Recently, I was retained by a client with an all-too-common story: one of its former employees, who signed a noncompete agreement, was working for a competitor and soliciting the client’s customers. I sent the former employee and his new employer a cease-and-desist letter, attaching the signed noncompete.
The next day, I got a call from the former employee. He said that he had forgotten that he had signed the noncompete years before. And he told me that he had quit his job with the competitor (which I had him and the competitor confirm in writing), and that he would no longer do work in my client’s field.
I have no idea whether the former employee really forgot about the noncompete, though I doubt it. More likely, he knew he had signed a noncompete, but he just hoped that my client wouldn’t enforce it. Regardless, this situation shows how important it is to address a departing employee’s noncompete obligations before he leaves the company.
The most efficient, effective way to handle this is through an exit interview. During the interview, the departing employee should be given a copy of his noncompete agreement and asked to sign an acknowledgement of his noncompete obligations. This sends the message that the company is serious about enforcing the agreement, hopefully deterring the departing employee from otherwise disregarding his obligations.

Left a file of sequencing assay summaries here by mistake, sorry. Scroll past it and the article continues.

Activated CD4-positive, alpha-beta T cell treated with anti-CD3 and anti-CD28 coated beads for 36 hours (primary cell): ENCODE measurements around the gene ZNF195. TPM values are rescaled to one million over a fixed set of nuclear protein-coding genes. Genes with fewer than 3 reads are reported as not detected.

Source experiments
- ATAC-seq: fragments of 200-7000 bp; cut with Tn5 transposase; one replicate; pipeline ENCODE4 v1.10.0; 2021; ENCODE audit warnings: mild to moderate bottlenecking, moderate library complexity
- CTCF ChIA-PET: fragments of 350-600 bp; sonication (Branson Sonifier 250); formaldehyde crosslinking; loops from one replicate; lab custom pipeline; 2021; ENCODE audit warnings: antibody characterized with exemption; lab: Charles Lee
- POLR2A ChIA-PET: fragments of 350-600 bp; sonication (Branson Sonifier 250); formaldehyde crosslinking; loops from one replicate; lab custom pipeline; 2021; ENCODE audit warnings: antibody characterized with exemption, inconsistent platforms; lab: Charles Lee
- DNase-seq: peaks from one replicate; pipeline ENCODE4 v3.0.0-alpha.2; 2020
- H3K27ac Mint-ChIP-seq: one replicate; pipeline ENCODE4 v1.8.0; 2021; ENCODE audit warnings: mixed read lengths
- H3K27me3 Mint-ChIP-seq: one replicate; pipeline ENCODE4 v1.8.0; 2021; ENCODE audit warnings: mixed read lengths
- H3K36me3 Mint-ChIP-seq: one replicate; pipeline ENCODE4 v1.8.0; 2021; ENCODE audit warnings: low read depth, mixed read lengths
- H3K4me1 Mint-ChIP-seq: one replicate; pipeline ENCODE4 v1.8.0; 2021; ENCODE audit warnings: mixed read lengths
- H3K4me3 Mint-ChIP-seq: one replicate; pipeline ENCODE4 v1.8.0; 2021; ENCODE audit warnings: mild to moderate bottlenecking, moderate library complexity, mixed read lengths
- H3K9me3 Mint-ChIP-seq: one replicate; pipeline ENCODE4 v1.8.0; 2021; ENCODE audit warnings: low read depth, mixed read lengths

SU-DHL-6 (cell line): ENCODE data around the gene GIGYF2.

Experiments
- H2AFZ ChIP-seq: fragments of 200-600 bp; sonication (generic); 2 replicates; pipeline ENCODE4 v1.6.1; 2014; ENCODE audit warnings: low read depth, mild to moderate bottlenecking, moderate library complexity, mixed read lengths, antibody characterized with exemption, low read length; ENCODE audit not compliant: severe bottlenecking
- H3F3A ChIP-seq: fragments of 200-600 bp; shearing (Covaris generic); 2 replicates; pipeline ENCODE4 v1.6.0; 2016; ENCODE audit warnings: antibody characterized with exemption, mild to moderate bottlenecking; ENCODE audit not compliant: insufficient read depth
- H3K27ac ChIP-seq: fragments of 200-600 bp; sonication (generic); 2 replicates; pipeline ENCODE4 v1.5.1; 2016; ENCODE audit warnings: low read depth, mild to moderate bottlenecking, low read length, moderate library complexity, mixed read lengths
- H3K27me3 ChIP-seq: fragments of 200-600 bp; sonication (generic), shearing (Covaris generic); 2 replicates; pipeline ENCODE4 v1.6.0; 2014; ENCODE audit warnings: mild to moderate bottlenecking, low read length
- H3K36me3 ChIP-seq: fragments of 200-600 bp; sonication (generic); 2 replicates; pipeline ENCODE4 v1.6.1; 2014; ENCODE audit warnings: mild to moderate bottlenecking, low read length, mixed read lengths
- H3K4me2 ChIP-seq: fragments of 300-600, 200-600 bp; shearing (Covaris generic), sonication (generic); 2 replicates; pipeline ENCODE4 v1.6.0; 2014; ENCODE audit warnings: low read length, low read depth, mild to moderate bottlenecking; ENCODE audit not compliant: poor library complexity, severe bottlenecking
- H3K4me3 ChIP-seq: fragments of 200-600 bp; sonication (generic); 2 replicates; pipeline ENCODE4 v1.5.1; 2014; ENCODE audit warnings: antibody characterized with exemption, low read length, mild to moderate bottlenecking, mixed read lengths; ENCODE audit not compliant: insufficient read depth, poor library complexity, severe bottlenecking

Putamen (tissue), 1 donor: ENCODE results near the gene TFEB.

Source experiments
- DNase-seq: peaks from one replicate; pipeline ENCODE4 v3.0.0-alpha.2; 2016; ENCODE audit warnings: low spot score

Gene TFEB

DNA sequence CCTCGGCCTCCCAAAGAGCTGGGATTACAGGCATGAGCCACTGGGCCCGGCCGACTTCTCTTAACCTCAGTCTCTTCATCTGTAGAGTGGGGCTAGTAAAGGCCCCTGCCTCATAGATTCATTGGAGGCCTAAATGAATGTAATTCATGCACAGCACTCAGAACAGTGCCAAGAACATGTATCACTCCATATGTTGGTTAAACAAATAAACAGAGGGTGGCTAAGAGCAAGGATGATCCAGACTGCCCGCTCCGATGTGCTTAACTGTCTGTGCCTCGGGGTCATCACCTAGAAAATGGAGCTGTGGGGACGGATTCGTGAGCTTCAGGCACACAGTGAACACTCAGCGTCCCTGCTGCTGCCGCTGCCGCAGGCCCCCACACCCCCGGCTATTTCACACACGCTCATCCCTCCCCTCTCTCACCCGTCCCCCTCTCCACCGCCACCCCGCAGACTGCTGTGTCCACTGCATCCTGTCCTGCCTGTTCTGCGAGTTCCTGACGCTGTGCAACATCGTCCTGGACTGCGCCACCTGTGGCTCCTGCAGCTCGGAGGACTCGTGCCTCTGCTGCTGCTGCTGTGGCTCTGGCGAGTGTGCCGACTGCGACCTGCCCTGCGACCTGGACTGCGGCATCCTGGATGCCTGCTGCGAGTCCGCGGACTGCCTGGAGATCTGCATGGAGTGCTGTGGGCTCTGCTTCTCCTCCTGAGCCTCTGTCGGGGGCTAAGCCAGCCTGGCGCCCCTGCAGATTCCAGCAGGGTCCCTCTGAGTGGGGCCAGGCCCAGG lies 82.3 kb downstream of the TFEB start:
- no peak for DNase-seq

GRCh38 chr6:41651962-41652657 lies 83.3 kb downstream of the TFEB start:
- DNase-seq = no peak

The exit interview also gives a company an opportunity to gather intelligence about whether there is a risk that the departing employee may violate his noncompete. If a departing employee refuses to sign the acknowledgement, or is evasive when asked about his next job, it may be worth consulting with an attorney to figure out how to proceed.
In my client’s case, there’s a good chance that had they conducted an exit interview, the former employee never would have accepted a job with their competitor.